by Mike Peterson
Where are our students today? Perhaps most of them are involved in ministry, but are they really educating (discipling) their disciples? Are we, as educators, adequately developing educators? Educators (leaders) must have a radical commitment to the discipleship process. Our role is to assist each student to become the very best educator possible. Every student will not look, act, or function in the same manner (cookie cutter mold). Rather, their personality, sociocultural exposure, and commitment to the kingdom of God all play a vital role in their development as educators. As leaders, we want our students/disciples to develop a transformational model that will foster dynamic spiritual growth.
This contributor believes that Pentecostal educators should be out front leading disciples in their compassionate and passionate commitment to the kingdom of God. One example is found in the “day of Pentecost” event. On the day of Pentecost, Jesus’ disciples began to educate and transform their disciples utilizing a leadership model that included instruction, fellowship, and prayer. These transformers led by example with the anointing of the Holy Spirit (signs and wonders). The new congregation had knowledge about the Jewish worldview but did not understand it as Jesus had radically taught and demonstrated with power. Peter and the other leaders, therefore, were in an experiential position to assist their followers in understanding what was meant by “in the last days” according to Acts 2:17, for example. “In the last days” was demonstrated by the apostles and had been experienced by those in the upper room who “spoke in other tongues as the Spirit enabled them” and witnessed supernatural activity (Acts 2:4, NIV). The phrase “in the last days” for the first century Christian roughly meant “the eschatological time”. Luke, Paul, and Peter, having their minds renewed or transformed understood this phrase as their own (Acts 2:17; Rom. 12:2; 1 Tim. 4:1; 2 Tim. 3:1;1 Pet. 1:20; 2 Pet. 3:3; and Qumran scrolls). After all, the Messiah did return to heaven and the disciples believed the end times were in motion. With this transformational understanding about the Spirit of God, the apostolic leadership taught their disciples that the Messiah had come and would come again. Furthermore, the three thousand or so nascent believers accepted the apostles’ message (Acts 2:41), meaning they not only spoke in tongues, but demonstrated a variety of manifestations by means of the Holy Spirit. Training post-Pentecost disciples clearly pointed to the fact that missio Deicontinued to be fulfilled (Acts 1:8). It is worth noting, at this point, that the Matthenian great commission account should be stated in conjunction with Acts 1:8, “having gone, therefore, make disciples.” Thus, the first generation of Jesus’ disciples understood God’s purpose in sending the Holy Spirit: to equip humanity with the baptism in the Holy Spirit to fulfill missio Dei.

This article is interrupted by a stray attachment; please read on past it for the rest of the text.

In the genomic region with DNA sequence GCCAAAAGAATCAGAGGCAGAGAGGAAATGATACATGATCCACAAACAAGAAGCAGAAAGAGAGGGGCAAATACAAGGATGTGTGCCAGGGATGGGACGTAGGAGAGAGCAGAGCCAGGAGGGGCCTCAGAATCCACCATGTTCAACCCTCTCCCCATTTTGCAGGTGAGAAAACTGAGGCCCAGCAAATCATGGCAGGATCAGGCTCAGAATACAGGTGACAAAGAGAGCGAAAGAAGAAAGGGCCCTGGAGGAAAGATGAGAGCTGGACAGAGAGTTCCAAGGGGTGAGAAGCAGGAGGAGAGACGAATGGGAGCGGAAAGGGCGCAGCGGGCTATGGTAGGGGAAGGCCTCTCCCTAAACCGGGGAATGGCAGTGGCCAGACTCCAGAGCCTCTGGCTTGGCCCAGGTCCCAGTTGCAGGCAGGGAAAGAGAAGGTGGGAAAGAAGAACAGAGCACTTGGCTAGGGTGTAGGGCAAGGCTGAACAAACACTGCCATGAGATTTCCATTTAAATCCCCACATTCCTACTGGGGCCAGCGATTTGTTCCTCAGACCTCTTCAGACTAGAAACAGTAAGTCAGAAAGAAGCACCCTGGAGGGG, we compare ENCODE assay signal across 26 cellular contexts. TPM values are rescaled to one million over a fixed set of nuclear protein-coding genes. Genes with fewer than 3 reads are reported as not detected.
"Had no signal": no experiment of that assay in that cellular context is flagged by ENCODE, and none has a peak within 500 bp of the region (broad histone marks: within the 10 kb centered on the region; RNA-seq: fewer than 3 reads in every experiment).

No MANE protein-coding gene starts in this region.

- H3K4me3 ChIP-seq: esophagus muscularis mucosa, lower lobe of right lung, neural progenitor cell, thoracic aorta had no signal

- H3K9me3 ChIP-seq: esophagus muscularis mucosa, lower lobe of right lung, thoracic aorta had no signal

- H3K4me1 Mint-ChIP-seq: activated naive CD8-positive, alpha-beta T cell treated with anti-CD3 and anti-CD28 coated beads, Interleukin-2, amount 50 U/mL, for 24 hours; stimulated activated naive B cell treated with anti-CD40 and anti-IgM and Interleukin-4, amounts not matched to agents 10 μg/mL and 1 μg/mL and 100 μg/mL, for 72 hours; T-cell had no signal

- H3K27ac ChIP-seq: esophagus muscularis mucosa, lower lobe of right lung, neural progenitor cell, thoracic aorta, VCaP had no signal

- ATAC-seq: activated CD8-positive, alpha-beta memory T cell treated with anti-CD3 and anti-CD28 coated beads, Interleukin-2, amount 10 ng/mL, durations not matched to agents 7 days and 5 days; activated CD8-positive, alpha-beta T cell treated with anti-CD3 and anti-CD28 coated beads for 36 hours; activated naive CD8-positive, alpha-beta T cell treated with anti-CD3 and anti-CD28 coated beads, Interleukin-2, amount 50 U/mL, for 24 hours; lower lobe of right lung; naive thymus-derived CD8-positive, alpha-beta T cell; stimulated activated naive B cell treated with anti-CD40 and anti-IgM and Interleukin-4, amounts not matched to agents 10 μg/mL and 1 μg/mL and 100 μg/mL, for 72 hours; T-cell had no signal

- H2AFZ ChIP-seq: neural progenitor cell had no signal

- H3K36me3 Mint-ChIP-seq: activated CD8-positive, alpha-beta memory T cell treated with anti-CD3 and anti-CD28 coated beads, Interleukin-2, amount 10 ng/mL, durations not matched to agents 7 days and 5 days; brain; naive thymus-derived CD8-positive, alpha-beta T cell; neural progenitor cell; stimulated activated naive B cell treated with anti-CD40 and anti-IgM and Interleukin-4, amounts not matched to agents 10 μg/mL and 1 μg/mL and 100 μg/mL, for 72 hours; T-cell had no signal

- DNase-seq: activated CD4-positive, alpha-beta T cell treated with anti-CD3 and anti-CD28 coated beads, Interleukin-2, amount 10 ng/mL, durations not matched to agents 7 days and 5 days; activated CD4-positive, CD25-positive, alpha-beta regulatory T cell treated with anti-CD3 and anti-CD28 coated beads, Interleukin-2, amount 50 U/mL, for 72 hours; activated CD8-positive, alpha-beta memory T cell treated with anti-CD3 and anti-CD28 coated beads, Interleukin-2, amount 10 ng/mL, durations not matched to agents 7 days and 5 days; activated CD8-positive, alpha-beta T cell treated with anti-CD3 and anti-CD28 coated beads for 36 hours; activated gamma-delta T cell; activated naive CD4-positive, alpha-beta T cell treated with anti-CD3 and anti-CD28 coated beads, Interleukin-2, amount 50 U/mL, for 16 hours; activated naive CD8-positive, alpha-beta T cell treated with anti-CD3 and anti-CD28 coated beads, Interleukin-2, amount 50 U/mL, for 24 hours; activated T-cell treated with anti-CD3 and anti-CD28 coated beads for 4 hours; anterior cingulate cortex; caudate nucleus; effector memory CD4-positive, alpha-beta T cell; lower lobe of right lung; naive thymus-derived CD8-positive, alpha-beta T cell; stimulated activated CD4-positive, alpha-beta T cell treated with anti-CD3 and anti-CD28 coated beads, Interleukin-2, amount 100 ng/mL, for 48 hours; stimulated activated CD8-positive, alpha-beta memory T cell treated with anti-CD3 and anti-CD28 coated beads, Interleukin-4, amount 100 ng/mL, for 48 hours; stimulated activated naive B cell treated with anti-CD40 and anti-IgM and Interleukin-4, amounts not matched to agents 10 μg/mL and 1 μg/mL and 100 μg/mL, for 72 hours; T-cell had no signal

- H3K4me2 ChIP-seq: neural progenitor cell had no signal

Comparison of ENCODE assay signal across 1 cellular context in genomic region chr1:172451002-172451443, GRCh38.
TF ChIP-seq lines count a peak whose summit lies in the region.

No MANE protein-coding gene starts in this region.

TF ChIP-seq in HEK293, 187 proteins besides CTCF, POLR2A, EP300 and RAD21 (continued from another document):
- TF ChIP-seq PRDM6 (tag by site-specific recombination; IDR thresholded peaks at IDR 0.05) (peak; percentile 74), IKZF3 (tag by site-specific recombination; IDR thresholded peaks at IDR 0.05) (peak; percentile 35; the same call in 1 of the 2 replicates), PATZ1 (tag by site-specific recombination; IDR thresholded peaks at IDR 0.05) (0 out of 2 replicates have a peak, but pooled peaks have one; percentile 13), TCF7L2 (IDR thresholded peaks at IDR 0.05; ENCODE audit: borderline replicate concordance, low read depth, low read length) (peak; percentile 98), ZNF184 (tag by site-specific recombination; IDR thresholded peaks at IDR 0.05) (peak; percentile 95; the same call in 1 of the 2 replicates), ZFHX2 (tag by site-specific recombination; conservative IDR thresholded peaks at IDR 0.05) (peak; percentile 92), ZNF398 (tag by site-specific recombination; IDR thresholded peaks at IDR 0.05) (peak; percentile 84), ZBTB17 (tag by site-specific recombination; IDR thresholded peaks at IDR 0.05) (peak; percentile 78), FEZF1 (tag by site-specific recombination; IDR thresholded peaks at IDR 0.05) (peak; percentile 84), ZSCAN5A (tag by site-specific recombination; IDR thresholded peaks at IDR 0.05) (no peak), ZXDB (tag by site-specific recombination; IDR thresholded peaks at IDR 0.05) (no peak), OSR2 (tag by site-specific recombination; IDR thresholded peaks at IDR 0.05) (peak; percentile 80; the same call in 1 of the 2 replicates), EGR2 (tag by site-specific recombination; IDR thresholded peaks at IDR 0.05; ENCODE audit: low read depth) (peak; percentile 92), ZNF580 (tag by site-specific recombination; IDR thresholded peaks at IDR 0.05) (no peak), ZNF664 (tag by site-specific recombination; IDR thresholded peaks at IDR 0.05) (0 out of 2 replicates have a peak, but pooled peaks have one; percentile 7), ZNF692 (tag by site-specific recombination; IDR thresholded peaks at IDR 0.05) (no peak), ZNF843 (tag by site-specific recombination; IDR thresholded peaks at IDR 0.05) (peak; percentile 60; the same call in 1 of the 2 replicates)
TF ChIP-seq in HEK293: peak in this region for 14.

Twenty-first century Pentecostal educators/transformers are often faced with the same situation as were the first-century disciples of Jesus. These first-century leaders infiltrated the lives of their disciples by challenging their worldview from the very scriptures they had read and memorized. Today’s challenge is to keep disciples (students) focused on their need of remaining filled with the Holy Spirit so the manifestations can be administered to the needs of the local congregation and the community at large. This will turn local a community upside down with the gospel of Jesus Christ (Acts 2:41)!
Are we, as educators, transforming our classrooms so students can identify and reinvest their knowledge and experience in her or his disciples? One of the convincing arguments for the first-century disciples was not the miracle itself, rather the adjustment made in the nascent believer’s worldview by means of the apostles’ teaching (Acts 2:37). As we teach, God’s compassion and passion should be evidenced by our actions. Our instructions, fellowship, and prayers should radically infiltrate today’s classroom to facilitate students to become agents of transformation both locally and globally.
Thus, today’s classroom need not appear to be just another place where information is doled out to meet a set of criteria to earn credit or a degree. Rather, the spiritual dynamic of transformation should be held in high view as was the teaching of the apostles in the first-century. Let the Pentecostal educator’s goal be that of developing disciples that hear (theology) and put into practice (praxis) the things of the Spirit.